Jordan Crawford – Athleticism and big time leaping abilities, along with impressive ball handling skills and serious NBA range, combine to make Crawford the prolific scorer that he was in college. Crawford loves being the number one option, which will not be the case in the NBA (at least not right away). Jordan will have to learn how to play the complimentary scoring role before he can play the go-to scorer. He’s not considered a great playmaker for others, and he lacks a threatening size at the shooting guard slot to guarantee himself production at the next level. However, he’s simply too good at putting the ball in the basket, and if he figures how to blend in with his team and be effective without 20 plus shots, well then folks, we have ourselves a steal.
Hassan Whiteside – Whiteside is one of those guys who has the potential to be the center in a team’s rotation for many years… or the guy who every little kid asks their dad, "whose the big guy in the suit sitting next to all the players every night?" He’s beyond raw and lacks the maturity you hope to see, but if he learns the game, Whiteside has the qualities to be a force on both sides of the ball.
Terrico White – I’d say your definition of combo guard, White is a crazy talented athlete who can shoot and handle the ball. At his best, he’s a lottery pick. Unfortunately, he’s not always at his best, which is why he’s labeled as a risk/reward type player. He’s got that motor that just burns out from time to time- not something you want when you drive your vehicle through an 82 game season. However he’s got all the tools in the toolbox. If he could just figure out when to use each one for it’s respective task… look out NBA.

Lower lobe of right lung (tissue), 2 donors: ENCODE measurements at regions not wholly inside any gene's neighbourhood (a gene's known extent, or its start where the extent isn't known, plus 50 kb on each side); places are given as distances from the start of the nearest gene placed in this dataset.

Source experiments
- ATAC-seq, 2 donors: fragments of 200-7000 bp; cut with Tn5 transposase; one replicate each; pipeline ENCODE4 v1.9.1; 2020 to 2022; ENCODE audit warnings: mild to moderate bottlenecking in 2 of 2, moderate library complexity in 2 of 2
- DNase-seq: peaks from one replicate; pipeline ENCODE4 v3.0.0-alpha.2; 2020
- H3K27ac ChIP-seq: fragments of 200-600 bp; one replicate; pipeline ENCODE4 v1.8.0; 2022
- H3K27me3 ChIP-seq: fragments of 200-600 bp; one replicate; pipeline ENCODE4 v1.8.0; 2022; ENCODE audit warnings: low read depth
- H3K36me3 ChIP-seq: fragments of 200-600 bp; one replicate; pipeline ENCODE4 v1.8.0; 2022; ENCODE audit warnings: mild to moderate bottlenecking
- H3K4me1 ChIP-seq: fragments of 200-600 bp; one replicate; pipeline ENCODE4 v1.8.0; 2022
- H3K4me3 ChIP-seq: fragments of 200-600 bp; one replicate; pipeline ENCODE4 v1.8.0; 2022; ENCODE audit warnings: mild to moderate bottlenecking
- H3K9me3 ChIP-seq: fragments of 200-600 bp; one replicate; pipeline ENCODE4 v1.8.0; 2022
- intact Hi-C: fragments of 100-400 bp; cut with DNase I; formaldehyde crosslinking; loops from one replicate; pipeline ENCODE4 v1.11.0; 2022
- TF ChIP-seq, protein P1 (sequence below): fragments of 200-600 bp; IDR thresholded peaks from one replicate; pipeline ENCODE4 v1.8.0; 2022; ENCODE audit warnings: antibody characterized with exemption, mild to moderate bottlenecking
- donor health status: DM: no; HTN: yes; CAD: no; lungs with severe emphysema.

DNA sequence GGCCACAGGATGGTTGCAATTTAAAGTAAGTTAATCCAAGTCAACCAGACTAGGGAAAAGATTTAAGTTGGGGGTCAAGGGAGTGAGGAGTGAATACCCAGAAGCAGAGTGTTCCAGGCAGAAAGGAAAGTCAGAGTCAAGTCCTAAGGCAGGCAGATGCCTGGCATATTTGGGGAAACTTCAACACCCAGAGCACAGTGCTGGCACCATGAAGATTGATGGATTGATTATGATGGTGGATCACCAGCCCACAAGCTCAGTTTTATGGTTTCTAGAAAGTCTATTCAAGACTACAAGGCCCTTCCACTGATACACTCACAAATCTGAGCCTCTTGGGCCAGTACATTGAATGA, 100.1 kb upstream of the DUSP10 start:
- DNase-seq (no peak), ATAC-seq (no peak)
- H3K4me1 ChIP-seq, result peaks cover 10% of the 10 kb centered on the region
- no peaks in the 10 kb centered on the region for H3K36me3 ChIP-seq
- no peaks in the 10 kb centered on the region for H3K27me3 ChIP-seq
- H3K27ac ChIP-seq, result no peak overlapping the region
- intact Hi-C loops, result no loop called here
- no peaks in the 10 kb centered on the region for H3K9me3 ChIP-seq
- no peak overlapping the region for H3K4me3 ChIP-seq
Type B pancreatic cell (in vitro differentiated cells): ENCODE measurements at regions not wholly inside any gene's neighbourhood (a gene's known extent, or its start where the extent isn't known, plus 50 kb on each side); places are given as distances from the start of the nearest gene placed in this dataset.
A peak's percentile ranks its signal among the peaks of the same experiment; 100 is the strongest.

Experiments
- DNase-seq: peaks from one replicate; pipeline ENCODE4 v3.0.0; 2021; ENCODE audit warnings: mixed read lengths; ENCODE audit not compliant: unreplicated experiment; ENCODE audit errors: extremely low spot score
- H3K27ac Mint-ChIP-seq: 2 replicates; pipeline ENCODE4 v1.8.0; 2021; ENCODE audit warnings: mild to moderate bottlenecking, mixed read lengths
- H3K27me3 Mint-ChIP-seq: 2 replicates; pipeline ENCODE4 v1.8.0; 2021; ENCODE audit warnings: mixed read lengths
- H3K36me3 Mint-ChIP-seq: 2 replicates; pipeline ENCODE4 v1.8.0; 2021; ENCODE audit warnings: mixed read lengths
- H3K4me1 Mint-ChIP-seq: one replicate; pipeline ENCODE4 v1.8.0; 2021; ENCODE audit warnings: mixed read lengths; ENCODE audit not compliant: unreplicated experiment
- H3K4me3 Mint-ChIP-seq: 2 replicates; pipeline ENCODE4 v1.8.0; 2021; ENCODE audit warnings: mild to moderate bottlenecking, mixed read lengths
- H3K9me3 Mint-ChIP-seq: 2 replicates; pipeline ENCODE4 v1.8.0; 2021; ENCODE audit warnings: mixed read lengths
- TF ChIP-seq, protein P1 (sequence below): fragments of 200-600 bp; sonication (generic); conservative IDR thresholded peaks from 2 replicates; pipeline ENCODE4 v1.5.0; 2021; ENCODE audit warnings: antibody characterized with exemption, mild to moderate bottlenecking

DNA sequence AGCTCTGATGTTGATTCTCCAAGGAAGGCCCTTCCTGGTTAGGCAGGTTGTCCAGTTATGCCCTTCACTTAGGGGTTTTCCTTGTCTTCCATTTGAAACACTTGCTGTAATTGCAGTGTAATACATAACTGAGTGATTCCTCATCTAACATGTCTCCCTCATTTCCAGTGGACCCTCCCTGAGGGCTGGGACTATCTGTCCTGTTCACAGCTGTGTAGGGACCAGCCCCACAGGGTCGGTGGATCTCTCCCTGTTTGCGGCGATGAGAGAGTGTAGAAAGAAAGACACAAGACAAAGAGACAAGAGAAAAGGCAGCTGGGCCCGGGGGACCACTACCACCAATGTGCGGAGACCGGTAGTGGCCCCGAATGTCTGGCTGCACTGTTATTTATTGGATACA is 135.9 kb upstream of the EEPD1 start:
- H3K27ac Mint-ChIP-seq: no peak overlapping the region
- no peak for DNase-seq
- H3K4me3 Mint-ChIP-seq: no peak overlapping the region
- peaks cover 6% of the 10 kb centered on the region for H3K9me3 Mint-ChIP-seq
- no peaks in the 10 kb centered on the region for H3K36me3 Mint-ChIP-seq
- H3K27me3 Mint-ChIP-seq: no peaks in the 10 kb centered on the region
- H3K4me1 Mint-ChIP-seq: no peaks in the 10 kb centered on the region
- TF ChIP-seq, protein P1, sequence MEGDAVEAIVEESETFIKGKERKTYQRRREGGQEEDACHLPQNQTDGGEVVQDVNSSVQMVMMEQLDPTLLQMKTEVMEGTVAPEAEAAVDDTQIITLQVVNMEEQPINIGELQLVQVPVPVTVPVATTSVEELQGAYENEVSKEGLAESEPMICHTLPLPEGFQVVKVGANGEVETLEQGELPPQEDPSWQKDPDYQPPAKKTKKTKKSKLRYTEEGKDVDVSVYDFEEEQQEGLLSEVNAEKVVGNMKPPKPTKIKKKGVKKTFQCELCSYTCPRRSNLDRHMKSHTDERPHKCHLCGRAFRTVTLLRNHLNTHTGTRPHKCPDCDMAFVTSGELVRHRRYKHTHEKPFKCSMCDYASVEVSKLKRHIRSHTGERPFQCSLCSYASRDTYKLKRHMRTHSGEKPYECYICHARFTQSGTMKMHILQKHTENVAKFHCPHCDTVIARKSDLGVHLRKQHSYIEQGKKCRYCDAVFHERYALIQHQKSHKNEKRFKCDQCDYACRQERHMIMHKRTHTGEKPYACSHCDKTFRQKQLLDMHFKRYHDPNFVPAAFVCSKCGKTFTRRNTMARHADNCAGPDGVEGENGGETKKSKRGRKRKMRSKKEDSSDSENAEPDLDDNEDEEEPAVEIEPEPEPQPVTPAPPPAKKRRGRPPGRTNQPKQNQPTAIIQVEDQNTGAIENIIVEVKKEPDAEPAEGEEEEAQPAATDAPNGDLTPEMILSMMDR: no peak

Eric Bledsoe – Bledsoe had a phenomenal year shooting the ball at Kentucky, although lost opportunities to dominate the ball with John Wall running the show. When he did play the point, he looked a little shaky in the playmaking department, but capable. If Bledsoe can’t figure out how to play the point, he might have trouble finding a position at the next level. What Bledsoe has going for him is that he’s a straight up basketball player, so making the transition from creating for himself as opposed to creating for others could be a smooth and successful one.
Willie Warren – About a year ago we were talking about a potential lottery pick- a talented and gifted scoring combo guard who helped Blake Griffin and Oklahoma win a whole lot of games. Now, after an inconsistent year in about every category including attitude, Warren finds himself hoping he’s lucky enough to hear his name called in the first round. Warren has the ability to score on a one on one basis with unteachable quickness and explosiveness. There have been rumors of a bad attitude, and truths to a ridiculously high turnover rate at almost 4 per game. His team was not very competitive with Warren as the top gun, but if drafted by the right coaching staff, Warren could be a prolific scorer off the bench for a team who lacks that extra punch.
Daniel Orton – For a guy who averaged 3 points and boards per game in his one and only college season, Orton is sure getting plenty of mid first round attention. Forget the 3 points, he only played 13 minutes per game! Despite his lack of production in college where he played behind the likes of Patrick Patterson and DeMarcus Cousins, Orton has all the tools to become another steady player at the center position for a team who lacks depth at the 5, which is almost everyone these days. He’s got strength and touch to score around the rim, but is 13 minutes per game too small of a sample size? Looks like some team in the first round is willing to find out.